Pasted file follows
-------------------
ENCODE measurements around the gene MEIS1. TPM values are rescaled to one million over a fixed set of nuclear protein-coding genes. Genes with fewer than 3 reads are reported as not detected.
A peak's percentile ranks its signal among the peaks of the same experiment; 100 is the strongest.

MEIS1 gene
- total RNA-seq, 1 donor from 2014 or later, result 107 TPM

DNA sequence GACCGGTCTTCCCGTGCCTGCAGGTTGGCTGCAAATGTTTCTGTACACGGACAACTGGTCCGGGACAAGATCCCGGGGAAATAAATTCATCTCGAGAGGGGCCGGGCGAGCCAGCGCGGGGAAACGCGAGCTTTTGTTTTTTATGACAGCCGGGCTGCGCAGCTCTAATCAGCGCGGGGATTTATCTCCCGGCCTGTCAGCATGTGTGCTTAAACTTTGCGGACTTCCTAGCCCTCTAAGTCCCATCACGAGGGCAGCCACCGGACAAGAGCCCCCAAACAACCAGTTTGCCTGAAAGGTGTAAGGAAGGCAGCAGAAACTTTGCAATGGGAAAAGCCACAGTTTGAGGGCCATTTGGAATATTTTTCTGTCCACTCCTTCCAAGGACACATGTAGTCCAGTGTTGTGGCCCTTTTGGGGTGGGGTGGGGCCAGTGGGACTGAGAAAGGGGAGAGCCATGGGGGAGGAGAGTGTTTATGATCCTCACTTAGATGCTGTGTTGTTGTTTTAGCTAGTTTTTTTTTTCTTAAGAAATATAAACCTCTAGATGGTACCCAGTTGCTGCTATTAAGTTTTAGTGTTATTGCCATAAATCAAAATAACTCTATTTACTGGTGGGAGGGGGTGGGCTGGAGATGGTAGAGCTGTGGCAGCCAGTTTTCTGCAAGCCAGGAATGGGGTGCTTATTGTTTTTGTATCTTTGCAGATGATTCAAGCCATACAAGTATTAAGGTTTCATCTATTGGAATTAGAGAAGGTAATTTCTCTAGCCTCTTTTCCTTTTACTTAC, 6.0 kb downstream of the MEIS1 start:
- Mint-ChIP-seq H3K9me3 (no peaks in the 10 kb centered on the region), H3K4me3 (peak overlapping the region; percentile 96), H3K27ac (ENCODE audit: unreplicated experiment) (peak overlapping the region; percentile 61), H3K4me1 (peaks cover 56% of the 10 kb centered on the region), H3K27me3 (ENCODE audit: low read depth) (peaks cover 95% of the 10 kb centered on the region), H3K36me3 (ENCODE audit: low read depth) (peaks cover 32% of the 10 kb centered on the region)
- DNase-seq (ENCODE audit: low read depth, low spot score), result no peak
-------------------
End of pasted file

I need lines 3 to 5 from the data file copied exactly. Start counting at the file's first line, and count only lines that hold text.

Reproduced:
MEIS1 gene
- total RNA-seq, 1 donor from 2014 or later, result 107 TPM

DNA sequence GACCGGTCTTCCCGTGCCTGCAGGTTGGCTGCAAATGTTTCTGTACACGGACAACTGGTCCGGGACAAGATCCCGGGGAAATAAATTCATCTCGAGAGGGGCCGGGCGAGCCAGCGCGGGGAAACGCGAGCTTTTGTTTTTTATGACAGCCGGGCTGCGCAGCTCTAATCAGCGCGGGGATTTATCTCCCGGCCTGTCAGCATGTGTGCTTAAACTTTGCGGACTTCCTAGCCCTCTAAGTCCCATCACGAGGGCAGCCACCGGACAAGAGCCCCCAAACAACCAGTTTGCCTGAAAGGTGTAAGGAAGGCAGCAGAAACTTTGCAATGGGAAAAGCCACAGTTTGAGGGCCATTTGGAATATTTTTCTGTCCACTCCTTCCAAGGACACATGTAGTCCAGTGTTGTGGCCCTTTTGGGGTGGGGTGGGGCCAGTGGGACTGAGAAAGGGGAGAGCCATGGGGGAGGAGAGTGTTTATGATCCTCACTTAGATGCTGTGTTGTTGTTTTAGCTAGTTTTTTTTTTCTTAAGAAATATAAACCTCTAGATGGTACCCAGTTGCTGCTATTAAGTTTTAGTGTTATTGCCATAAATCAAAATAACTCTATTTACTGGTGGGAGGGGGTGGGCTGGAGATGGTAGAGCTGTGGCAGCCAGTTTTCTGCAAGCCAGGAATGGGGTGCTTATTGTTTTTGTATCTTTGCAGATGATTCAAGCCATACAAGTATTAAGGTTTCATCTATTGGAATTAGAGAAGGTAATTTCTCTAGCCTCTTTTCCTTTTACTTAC, 6.0 kb downstream of the MEIS1 start: